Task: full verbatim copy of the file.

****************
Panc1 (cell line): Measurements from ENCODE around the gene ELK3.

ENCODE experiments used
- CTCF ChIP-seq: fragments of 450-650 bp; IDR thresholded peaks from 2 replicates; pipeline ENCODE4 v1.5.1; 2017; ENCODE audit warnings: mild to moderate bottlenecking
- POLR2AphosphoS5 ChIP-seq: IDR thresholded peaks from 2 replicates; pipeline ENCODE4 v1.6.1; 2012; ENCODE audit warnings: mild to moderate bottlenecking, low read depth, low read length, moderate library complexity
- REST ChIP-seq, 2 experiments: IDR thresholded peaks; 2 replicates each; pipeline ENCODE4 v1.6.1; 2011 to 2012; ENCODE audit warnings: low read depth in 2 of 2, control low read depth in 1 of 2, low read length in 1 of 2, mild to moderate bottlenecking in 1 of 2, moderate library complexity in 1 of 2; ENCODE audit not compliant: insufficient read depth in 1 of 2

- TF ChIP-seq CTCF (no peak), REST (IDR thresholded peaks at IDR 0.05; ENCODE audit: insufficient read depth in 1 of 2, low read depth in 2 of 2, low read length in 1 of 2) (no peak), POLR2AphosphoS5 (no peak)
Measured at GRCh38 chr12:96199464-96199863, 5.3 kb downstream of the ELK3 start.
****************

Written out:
Panc1 (cell line): Measurements from ENCODE around the gene ELK3.

ENCODE experiments used
- CTCF ChIP-seq: fragments of 450-650 bp; IDR thresholded peaks from 2 replicates; pipeline ENCODE4 v1.5.1; 2017; ENCODE audit warnings: mild to moderate bottlenecking
- POLR2AphosphoS5 ChIP-seq: IDR thresholded peaks from 2 replicates; pipeline ENCODE4 v1.6.1; 2012; ENCODE audit warnings: mild to moderate bottlenecking, low read depth, low read length, moderate library complexity
- REST ChIP-seq, 2 experiments: IDR thresholded peaks; 2 replicates each; pipeline ENCODE4 v1.6.1; 2011 to 2012; ENCODE audit warnings: low read depth in 2 of 2, control low read depth in 1 of 2, low read length in 1 of 2, mild to moderate bottlenecking in 1 of 2, moderate library complexity in 1 of 2; ENCODE audit not compliant: insufficient read depth in 1 of 2

- TF ChIP-seq CTCF (no peak), REST (IDR thresholded peaks at IDR 0.05; ENCODE audit: insufficient read depth in 1 of 2, low read depth in 2 of 2, low read length in 1 of 2) (no peak), POLR2AphosphoS5 (no peak)
Measured at GRCh38 chr12:96199464-96199863, 5.3 kb downstream of the ELK3 start.